Oct 17, 2023
3 Tips to Protect a Deceased Person’s Identity
When a loved one dies, it always seems too soon. The grieving process is difficult, and when you factor in the need to sort through a lifetime of finances, it can be very stressful. This is the time when many are vulnerable to cybersecurity attacks. You might think that after someone dies, their identity can no longer be stolen, but it’s an opportune time for fraudsters to exploit the situation. Here are three steps you can take to protect the identity of a deceased loved one:
1. Immediately notify relevant companies that the person has died
An important first step that’s often overlooked is to immediately notify all relevant companies that the account holder is deceased. This includes all banks, brokerage firms, credit card companies and mortgage companies where the person is listed as an account owner. Taking this step will flag the account and limit the number of transactions that can occur after someone passes. If the person has been collecting pension benefits, it may be helpful to notify the appropriate parties so any pension payments don’t go astray at the hands of a fraudster. Each company will have their own requirements after someone dies, and they will outline these steps for the survivors. Don’t delay taking this step out of fear that all questions must be answered right away. There will be plenty of time to gather the documentation needed, and for the surviving spouse or executor to fill out all the paperwork.
2. Work with credit agencies
One of the most common ways fraudsters exploit someone’s identity is by taking out a credit card or loan in their name. Each of the three credit agencies (Experian, Equifax and Transunion) report on existing credit cards and loans for individuals. Notify each credit agency of the person’s death and request a copy of their credit report to identify any existing accounts and loan balances. Loans can be one of the biggest blind spots because fraudsters can rack up large balances before a monthly statement arrives in the mail and it’s too late to stop it.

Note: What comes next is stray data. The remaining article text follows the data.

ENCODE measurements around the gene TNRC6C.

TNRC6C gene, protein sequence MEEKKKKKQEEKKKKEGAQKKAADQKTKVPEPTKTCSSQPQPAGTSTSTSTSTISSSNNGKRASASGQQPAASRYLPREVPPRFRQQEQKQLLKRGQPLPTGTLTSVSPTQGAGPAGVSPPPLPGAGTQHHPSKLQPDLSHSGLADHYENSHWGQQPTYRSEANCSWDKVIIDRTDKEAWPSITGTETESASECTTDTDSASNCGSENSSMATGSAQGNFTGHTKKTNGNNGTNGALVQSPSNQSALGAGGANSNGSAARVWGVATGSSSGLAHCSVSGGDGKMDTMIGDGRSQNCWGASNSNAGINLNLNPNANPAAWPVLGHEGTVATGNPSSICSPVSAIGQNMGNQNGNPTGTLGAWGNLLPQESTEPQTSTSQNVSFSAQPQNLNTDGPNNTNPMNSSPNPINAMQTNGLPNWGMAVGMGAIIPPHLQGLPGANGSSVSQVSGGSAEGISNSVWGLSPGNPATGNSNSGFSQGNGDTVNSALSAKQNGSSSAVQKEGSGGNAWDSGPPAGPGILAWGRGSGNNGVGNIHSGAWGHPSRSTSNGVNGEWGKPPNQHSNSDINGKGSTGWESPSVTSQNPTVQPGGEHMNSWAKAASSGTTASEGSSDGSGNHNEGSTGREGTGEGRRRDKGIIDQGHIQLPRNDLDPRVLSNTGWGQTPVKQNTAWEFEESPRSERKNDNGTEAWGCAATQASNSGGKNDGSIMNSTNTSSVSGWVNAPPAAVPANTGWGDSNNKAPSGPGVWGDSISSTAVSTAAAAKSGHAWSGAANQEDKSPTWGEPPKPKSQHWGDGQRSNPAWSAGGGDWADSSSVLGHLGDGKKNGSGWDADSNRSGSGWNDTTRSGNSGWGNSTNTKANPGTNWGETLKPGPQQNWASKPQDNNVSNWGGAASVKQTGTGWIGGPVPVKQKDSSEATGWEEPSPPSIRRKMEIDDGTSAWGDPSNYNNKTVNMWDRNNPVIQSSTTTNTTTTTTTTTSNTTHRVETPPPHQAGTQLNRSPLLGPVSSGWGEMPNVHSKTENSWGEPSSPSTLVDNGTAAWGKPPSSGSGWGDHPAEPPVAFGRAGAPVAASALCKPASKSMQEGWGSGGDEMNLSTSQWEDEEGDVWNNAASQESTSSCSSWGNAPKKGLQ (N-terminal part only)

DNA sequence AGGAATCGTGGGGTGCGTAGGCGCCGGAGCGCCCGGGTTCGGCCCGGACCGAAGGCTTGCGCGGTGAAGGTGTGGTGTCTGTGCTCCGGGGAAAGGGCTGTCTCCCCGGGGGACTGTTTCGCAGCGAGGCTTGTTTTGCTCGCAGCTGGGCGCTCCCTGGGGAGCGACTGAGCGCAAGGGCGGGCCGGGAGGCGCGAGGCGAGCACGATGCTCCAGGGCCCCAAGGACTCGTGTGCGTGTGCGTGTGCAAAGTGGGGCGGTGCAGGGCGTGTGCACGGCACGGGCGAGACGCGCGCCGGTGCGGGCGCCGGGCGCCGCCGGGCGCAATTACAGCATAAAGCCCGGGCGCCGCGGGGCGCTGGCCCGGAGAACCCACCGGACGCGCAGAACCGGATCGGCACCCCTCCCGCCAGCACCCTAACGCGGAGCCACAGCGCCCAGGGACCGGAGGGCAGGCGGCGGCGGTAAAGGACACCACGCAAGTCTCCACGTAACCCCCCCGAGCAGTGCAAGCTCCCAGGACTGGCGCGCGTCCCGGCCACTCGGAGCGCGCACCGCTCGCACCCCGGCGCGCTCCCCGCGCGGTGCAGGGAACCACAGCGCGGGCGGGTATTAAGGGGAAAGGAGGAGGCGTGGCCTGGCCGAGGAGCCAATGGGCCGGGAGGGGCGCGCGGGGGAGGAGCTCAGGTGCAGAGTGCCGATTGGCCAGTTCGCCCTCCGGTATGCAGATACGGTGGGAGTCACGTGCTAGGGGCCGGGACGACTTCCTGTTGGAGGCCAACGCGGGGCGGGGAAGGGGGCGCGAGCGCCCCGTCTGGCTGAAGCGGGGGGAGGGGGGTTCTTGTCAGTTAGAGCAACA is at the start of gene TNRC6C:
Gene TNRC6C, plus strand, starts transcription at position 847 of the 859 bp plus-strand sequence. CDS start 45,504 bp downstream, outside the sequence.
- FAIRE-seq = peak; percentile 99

3. Change passwords for accounts
Take the simple step of updating passwords. So many accounts are linked to each other, and this helps to prevent against all sorts of identity theft. The surviving spouse, executor or person in charge of the estate should then monitor the deceased person’s email account to note any activity and notifications from other institutions. Also regarding accounts, be sure to properly shut down all of the deceased person’s social media accounts so there is less opportunity for a fraudster to gather potentially valuable information about them. The more details they can obtain regarding the deceased, the stronger the chances that scam artists may misappropriate that info for criminal activity.
Even in death, a person can still be a victim of identity theft or other related crimes, and it just makes the grieving process more difficult or possibly traumatic. Take these three steps to protect the identity of your deceased loved one from fraudsters, and you’ll likely be able to avoid many potential cybersecurity risks.
ABOUT THE AUTHOR
Dave is a Partner, Wealth Advisor in our Itasca, IL, office. He enjoys bringing clarity to the big-picture questions while filtering out a lot of the distractions. Drawing on over a decade of experience as a CERTIFIED FINANCIAL PLANNER™ professional, Dave is able to help clients balance the financial implications along with the emotional considerations when making important decisions. Dave joined legacy firm BDF in 2017 and served on the executive team.
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